SoloHaus ‘micro-homes’ in Truro ready for residents as Cornwall Council continues to tackle housing crisis

Cornwall’s ground-breaking modular homes site at Old County Hall in Truro – the first SoloHaus scheme in the South West – has been formally handed over to Cornwall Council. Designed to help tackle the county’s housing crisis, the first of the 15 residents are expected to move into their new homes before Christmas.

“This is a real red-letter day for Cornwall Council” said Olly Monk, the Council’s portfolio holder for housing and planning. “We know that the lack of affordable accommodation is affecting all types of households, including working families, couples and singles. Many people are struggling to find somewhere to live, with a sharp increase in the number of single men and women rough sleeping or sleeping in cars and vans.

“We all need and deserve somewhere to live and call home. We are taking direct action to tackle the serious and escalating housing crisis facing us in Cornwall by providing homes for people that need our help.  These modular SoloHaus homes provide excellent quality “move on” housing for single people currently in temporary or emergency accommodation who would otherwise be homeless – helping these residents to stay in Cornwall and with the security of knowing the home is theirs until they find a permanent home”.

Tackling current housing pressures is a top priority for the Council.  The impact of the Covid pandemic, the reduction in the number of privately rented homes (due to increased demand for holiday accommodation), rising rental costs and the recent general property boom have created a “perfect storm” in the local housing market.

There are currently over 730 households either living in temporary or emergency accommodation across the county, with more than 330 single people in need of housing.  People can find themselves homeless and in need of housing assistance from the Council for many reasons, including family or relationship breakdown, people fleeing domestic violence, eviction from a privately rented home (including ‘no fault’ evictions), loss of income/employment, bereavement, significant changes to mental or physical health, or struggling to cope with life outside the armed forces.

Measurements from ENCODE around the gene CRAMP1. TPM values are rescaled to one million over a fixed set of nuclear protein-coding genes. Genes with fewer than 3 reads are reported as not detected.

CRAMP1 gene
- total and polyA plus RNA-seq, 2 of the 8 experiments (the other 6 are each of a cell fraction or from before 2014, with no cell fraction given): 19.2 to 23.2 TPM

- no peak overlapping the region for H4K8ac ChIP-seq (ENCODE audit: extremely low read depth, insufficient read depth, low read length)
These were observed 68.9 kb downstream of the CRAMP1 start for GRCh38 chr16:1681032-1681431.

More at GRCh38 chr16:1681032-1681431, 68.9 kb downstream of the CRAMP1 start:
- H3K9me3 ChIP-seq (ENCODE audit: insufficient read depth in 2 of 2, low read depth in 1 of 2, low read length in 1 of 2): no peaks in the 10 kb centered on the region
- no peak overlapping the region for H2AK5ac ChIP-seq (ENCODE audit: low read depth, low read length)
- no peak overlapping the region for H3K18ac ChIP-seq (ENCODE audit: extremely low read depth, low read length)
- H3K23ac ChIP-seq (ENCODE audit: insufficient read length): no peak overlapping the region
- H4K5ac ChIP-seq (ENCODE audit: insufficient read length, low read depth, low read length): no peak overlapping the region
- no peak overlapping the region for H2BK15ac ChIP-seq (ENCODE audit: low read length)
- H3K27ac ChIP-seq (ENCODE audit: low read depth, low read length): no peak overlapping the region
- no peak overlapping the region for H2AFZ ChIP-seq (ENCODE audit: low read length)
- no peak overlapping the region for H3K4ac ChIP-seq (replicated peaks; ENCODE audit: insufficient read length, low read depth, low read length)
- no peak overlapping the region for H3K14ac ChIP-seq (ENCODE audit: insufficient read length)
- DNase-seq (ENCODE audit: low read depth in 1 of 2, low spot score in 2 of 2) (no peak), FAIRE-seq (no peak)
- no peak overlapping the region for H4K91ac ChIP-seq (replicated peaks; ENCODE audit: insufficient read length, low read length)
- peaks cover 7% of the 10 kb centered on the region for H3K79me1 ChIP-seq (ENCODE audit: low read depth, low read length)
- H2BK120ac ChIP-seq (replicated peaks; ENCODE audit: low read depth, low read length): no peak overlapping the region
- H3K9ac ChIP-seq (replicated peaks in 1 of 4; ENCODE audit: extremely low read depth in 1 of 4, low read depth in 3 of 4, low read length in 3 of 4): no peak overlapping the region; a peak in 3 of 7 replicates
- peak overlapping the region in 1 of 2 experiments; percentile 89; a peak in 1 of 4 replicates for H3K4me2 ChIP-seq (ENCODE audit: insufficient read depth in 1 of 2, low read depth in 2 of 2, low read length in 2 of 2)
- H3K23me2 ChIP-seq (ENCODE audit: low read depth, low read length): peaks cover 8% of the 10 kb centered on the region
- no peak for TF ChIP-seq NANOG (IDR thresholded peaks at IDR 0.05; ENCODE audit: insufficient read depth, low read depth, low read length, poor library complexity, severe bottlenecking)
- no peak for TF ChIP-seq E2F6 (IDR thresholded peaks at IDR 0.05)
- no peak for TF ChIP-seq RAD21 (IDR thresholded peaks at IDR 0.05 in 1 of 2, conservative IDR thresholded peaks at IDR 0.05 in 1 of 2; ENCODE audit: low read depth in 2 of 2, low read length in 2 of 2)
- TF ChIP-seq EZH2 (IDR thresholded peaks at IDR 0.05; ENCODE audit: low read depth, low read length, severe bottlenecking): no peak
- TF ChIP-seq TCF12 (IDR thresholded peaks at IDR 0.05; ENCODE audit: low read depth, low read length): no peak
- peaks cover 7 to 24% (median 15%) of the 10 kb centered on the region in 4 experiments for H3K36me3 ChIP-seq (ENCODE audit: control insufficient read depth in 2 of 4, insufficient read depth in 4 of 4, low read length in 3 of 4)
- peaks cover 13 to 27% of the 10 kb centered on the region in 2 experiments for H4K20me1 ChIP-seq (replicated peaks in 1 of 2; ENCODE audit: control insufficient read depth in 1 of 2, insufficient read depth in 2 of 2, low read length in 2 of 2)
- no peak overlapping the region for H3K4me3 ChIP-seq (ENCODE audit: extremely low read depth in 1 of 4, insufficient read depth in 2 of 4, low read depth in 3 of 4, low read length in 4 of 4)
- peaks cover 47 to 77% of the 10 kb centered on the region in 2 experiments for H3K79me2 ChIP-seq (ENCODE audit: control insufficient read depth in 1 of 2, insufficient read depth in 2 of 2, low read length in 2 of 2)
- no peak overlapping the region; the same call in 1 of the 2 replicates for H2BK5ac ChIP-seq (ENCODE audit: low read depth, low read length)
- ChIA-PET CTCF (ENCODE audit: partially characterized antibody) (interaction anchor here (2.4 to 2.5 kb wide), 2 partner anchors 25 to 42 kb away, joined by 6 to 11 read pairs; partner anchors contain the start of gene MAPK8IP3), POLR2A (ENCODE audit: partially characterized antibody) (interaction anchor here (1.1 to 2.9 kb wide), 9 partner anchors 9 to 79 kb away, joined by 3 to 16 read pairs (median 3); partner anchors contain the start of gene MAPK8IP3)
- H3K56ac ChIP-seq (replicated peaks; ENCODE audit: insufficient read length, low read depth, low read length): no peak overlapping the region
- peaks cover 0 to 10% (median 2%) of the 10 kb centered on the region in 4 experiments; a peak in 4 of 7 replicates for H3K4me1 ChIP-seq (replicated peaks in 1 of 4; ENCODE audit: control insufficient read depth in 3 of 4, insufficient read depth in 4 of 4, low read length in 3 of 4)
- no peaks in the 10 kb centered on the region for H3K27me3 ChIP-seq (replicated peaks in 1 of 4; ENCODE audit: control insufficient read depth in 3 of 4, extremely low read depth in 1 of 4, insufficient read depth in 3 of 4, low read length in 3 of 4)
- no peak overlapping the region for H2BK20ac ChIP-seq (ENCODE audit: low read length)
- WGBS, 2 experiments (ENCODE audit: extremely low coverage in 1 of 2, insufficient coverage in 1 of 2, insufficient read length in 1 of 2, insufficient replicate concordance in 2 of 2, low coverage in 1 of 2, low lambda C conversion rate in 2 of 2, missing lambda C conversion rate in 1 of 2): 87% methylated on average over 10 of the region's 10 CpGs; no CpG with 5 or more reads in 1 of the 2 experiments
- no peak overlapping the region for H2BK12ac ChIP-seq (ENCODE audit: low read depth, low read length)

Despite the success of existing approaches to tackling the crisis, which includes prevention services, high street outreach, and emergency and longer-term accommodation-based provision, there remains an acute and urgent need for temporary accommodation in Cornwall.

Following a landmark deal with award-winning housebuilder The Hill Group, Cornwall Council has bought 79 SoloHaus homes, helping to alleviate the acute housing pressures in the area. The SoloHaus are intended to provide secure, comfortable homes as follow-on accommodation to local people as they progress out of emergency housing, helping them regain their independence.

Designed by Hill and manufactured by their business partner Volumetric Modular Ltd, alongside the help of leading homelessness charities, SoloHaus homes are purpose-built, self-contained homes with a kitchen, living and dining area, a bedroom, and a bathroom. The homes arrive fully furnished, with everything necessary for residents to move into straight away, including white goods, cutlery, and bed linen.